Some of you may be familiar with Raspberry Pi being used as the flight computer, or tracker, of high-altitude balloon (HAB) payloads. For those who aren’t, high-altitude ballooning is a relatively simple activity (at least in principle) where a tracker is attached to a large weather balloon which is then released into the atmosphere. While the HAB ascends, the tracker takes pictures and data readings the whole time. Eventually (around 30km up) the balloon bursts, leaving the payload free to descend and be recovered. For a better explanation, I’m handing over to the students of UTC Oxfordshire:

Pi in the Sky | UTC Oxfordshire

On Tuesday 2nd May, students launched a Raspberry Pi computer 35,000 metres into the stratosphere as part of an Employer-Led project at UTC Oxfordshire, set by the Raspberry Pi Foundation. The project involved engineering, scientific and communication/publicity skills being developed to create the payload and code to interpret experiments set by the science team.


Over the past few years, we’ve seen schools and their students explore the possibilities that high-altitude ballooning offers, and back in 2015 and 2016 we ran Skycademy. The programme was simple enough: get a bunch of educators together in the same space, show them how to launch a balloon flight, and then send them back to their students to try and repeat what they’ve learned. Since the first Skycademy event, a number of participants have carried out launches, and we are extremely proud of each and every one of them.

The case of the vanishing PACA HAB

Not every launch has been a 100% success though. There are many things that can and do go wrong during HAB flights, and watching each launch from the comfort of our office can be a nerve-wracking experience. We had such an experience back in July 2017, during the launch performed by Skycademy graduate and Raspberry Pi Certified Educator Dave Hartley and his students from Portslade Aldridge Community Academy (PACA).

Dave and his team had been working on their payload for some time, and were awaiting suitable weather conditions. Early one Wednesday in July, everything aligned: they had a narrow window of good weather and so set their launch plan in motion. Soon they had assembled the payload in the school grounds and all was ready for the launch.

Dave Hartley on Twitter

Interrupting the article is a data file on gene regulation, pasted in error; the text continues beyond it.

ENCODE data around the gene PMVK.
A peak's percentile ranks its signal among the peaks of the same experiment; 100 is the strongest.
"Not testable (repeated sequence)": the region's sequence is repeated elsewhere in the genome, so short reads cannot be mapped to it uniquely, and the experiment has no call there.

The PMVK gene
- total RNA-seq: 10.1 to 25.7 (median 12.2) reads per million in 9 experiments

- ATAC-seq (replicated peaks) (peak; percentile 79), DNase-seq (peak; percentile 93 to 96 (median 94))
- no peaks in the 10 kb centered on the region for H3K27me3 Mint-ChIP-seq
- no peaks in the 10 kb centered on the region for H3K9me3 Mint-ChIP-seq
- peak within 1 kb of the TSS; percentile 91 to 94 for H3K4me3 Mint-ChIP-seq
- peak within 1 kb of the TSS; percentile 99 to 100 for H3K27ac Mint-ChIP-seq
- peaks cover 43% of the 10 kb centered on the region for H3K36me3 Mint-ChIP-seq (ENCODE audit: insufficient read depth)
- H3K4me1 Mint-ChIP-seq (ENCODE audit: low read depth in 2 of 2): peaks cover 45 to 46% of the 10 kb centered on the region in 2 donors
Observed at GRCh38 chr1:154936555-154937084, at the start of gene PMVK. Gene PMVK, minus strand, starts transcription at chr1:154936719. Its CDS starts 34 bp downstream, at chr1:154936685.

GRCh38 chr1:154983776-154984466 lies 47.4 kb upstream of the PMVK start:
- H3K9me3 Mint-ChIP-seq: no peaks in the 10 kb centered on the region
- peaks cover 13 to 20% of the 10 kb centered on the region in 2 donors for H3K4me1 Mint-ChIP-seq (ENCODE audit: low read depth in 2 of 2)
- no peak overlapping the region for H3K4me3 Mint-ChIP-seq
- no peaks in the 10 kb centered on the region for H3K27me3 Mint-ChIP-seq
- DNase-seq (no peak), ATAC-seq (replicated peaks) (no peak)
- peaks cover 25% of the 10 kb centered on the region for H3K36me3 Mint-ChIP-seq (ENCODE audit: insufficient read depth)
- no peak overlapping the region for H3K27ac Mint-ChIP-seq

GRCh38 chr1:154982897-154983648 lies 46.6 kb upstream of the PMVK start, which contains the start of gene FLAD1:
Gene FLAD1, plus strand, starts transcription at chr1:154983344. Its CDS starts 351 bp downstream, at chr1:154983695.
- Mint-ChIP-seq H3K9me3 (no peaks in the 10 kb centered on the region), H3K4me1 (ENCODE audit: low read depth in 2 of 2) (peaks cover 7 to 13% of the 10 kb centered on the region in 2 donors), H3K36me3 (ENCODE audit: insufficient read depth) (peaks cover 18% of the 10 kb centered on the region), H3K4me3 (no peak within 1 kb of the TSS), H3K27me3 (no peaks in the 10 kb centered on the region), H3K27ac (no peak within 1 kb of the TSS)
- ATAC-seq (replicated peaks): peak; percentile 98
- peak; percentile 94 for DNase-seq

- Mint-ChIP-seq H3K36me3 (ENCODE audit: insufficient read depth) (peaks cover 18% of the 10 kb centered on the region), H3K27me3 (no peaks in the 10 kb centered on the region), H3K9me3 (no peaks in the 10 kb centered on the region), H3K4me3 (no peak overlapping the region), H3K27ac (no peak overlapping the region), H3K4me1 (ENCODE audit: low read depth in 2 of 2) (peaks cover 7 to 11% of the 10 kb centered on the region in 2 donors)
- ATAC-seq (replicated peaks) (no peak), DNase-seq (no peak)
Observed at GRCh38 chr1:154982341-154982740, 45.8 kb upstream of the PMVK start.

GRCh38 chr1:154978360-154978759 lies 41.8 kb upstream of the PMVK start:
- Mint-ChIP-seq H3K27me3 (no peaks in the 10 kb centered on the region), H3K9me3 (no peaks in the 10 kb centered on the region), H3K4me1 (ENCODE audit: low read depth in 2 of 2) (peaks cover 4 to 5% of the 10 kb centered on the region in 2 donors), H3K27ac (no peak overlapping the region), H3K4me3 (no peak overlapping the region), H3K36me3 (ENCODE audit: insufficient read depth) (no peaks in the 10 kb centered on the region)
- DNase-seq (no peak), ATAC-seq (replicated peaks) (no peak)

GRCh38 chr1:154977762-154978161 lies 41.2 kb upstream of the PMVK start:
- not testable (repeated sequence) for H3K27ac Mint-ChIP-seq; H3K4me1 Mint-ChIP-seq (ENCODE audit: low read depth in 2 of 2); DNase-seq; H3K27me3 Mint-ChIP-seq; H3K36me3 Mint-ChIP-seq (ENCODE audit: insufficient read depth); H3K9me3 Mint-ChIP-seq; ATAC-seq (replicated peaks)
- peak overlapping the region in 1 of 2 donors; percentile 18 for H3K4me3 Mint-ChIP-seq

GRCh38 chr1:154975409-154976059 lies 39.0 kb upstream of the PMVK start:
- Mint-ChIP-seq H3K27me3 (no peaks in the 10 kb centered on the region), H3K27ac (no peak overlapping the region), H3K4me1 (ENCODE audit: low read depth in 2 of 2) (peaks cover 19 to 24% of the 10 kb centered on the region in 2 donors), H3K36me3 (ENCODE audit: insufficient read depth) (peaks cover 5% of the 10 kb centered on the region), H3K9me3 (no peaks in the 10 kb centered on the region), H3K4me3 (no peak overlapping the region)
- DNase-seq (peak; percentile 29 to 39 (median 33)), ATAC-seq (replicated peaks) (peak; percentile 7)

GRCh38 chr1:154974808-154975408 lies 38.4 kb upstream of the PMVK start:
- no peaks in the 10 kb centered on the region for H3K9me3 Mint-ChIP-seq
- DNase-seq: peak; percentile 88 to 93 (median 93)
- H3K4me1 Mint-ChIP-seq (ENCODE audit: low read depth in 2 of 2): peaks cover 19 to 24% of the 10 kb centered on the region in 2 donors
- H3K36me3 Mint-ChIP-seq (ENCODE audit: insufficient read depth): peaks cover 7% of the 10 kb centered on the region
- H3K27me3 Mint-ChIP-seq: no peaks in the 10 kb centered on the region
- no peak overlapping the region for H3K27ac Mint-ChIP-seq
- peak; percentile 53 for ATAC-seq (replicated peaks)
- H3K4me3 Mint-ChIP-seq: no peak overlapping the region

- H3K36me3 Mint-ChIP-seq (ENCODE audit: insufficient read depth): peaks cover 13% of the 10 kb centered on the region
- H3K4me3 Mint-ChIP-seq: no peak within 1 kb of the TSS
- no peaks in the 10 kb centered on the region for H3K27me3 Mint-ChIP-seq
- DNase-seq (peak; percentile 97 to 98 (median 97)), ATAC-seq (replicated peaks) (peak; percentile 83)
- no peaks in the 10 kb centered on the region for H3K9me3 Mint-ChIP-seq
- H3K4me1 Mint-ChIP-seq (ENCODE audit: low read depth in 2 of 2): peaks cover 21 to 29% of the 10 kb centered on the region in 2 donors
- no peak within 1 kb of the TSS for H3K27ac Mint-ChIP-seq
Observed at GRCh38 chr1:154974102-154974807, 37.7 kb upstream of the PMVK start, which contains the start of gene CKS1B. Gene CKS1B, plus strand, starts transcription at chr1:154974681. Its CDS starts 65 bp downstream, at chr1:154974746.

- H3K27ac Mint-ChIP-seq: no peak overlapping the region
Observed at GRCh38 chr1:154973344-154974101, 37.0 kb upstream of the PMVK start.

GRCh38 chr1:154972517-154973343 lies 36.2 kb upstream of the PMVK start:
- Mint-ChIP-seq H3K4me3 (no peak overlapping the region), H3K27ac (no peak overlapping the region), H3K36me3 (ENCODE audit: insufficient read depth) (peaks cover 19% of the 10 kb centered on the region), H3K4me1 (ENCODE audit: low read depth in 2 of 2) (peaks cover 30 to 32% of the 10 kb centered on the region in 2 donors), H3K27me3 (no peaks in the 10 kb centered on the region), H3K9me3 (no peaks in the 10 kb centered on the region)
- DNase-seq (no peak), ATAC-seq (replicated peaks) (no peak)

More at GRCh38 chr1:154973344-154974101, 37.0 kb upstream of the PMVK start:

Launch day! @pacauk #skycademy #skypaca #raspberrypi

Just before 11:00, they’d completed their final checks and released their payload into the atmosphere. Over the course of 64 minutes, the HAB steadily rose to an altitude of 25647m, where it captured some amazing pictures before the balloon burst and a rapid descent began.

Portslade Aldridge Community Academy Skycademy Raspberry Pi Portslade Aldridge Community Academy Skycademy Raspberry Pi

Soon after the payload began to descend, the team noticed something worrying: their predicted descent path took the payload dangerously far south — it was threatening to land in the sea. As the payload continued to lose altitude, their calculated results kept shifting, alternately predicting a landing on the ground or out to sea. Eventually it became clear that the payload would narrowly overshoot the land, and it finally landed about 2 km out to sea.

Portslade Aldridge Community Academy Skycademy Raspberry Pi High Altitude Ballooning

The path of the balloon

It’s not uncommon for a HAB payload to get lost. There are many ways this can happen, particularly in a narrow country with a prevailing easterly wind such as the UK. Payloads can get lost at sea, land somewhere inaccessible, or simply run out of power before they are located and retrieved. So normally, this would be the end of the story for the PACA students — even if the team had had a speedboat to hand, their payload was surely lost for good.

A message from Denmark

However, this is not the end of our story! A couple of months later, I arrived at work and saw this tweet from a colleague:

Raspberry Pi on Twitter

Anyone lost a Raspberry Pi HAB? Someone found this one on a beach in south western Denmark yesterday #UKHAS